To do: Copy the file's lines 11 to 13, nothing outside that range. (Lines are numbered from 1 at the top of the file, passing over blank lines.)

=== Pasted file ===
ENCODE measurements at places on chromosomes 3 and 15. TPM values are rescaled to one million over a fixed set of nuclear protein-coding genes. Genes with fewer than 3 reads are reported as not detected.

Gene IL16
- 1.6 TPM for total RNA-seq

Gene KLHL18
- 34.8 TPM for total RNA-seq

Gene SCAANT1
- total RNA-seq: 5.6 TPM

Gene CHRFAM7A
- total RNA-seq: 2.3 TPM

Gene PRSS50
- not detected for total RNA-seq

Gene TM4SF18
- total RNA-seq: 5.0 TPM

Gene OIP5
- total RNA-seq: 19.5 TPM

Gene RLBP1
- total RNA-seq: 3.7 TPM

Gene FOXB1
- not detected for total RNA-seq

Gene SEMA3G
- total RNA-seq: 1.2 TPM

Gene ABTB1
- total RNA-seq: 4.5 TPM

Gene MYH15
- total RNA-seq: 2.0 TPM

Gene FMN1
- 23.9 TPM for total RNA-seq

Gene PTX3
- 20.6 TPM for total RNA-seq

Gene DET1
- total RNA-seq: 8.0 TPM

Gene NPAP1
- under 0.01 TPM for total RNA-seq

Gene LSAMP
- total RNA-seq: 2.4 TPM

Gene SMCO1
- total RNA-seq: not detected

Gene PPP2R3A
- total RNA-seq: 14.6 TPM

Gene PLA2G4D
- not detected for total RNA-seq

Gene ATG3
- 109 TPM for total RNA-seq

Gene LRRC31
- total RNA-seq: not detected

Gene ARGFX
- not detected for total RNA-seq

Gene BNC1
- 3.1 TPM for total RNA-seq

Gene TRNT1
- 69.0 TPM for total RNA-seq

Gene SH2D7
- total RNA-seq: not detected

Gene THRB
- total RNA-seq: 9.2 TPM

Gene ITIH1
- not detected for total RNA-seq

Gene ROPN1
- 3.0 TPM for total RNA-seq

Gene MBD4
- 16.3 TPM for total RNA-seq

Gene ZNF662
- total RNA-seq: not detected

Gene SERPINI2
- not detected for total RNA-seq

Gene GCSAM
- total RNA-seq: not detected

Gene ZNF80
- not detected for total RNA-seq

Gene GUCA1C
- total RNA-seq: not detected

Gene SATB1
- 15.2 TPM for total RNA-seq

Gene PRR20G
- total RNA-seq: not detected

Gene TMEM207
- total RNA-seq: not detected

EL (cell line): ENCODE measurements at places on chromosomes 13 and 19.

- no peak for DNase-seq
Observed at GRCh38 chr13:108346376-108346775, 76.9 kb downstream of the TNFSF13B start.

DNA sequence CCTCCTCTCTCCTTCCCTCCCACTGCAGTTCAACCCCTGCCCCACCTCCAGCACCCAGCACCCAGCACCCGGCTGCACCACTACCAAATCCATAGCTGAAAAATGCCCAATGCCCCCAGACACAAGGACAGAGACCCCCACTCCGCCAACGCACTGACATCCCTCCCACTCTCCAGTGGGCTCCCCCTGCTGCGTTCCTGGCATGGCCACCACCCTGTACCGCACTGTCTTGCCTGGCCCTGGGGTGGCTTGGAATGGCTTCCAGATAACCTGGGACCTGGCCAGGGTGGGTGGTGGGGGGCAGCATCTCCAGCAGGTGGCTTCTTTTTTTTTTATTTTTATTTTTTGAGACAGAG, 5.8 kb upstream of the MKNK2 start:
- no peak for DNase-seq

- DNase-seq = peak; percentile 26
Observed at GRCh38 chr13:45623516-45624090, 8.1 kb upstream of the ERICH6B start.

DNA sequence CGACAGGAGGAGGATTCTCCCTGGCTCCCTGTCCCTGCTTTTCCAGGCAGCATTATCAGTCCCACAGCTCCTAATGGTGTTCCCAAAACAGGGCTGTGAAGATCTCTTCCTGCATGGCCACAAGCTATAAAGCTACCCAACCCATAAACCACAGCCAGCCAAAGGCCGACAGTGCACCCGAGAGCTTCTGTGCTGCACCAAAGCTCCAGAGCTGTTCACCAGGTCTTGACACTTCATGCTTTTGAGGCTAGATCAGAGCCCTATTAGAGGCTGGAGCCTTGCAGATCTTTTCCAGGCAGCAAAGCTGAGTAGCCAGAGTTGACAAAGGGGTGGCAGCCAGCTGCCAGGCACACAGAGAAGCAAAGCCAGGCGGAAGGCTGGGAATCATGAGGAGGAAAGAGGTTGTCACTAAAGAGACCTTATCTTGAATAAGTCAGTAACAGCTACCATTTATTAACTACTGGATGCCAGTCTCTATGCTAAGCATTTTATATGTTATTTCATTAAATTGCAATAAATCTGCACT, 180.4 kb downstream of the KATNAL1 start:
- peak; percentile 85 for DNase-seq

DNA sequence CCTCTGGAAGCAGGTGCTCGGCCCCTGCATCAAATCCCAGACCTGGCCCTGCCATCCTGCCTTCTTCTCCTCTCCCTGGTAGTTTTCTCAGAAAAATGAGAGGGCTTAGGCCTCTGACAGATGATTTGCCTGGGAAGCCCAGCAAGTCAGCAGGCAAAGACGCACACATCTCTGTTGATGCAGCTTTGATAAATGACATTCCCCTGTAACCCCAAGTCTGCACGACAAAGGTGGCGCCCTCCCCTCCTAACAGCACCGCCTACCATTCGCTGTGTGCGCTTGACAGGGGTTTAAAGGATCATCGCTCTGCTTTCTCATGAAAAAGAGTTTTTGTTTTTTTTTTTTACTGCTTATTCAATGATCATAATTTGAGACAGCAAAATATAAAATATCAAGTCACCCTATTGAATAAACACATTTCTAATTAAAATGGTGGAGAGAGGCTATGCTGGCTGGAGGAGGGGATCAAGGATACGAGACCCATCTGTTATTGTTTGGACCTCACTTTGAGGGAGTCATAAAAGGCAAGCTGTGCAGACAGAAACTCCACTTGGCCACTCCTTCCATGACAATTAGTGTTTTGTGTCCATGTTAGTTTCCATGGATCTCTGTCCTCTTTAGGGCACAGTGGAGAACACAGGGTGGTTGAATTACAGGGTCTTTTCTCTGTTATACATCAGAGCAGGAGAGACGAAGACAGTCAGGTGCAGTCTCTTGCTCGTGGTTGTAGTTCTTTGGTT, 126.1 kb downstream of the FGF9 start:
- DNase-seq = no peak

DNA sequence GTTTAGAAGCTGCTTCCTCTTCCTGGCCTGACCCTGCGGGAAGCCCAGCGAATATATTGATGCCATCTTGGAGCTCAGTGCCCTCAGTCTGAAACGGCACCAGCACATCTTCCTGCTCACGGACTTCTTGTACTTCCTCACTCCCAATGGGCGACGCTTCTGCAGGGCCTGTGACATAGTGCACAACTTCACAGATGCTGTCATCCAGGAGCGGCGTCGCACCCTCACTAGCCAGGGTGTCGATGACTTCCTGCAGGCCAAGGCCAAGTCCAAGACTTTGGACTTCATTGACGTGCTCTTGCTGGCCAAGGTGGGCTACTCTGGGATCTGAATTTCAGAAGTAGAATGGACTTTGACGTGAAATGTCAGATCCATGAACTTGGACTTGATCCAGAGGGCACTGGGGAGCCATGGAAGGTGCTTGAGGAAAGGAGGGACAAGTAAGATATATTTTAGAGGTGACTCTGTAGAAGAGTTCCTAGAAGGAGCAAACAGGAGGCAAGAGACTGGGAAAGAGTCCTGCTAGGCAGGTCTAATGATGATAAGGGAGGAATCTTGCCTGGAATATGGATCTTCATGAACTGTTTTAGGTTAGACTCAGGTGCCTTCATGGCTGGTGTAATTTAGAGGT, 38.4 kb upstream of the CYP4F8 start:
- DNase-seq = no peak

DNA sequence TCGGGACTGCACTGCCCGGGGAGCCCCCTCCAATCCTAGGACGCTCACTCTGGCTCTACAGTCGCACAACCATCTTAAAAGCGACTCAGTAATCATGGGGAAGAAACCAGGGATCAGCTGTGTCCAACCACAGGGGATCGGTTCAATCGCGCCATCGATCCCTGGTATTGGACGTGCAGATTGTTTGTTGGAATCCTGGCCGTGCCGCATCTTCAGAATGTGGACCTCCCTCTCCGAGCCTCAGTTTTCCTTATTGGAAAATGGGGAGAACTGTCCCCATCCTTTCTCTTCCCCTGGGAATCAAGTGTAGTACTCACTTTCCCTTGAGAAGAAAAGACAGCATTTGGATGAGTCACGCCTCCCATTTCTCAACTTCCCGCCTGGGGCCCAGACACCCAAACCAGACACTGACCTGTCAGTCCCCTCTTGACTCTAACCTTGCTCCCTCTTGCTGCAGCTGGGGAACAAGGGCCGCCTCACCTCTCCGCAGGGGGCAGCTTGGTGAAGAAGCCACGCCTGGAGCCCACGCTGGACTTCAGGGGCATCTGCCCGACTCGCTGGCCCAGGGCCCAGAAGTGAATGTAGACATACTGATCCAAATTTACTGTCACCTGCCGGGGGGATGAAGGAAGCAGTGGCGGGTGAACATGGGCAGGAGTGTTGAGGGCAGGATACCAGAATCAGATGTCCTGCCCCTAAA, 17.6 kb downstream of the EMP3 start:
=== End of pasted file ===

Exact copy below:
- not detected for total RNA-seq

Gene TM4SF18
- total RNA-seq: 5.0 TPM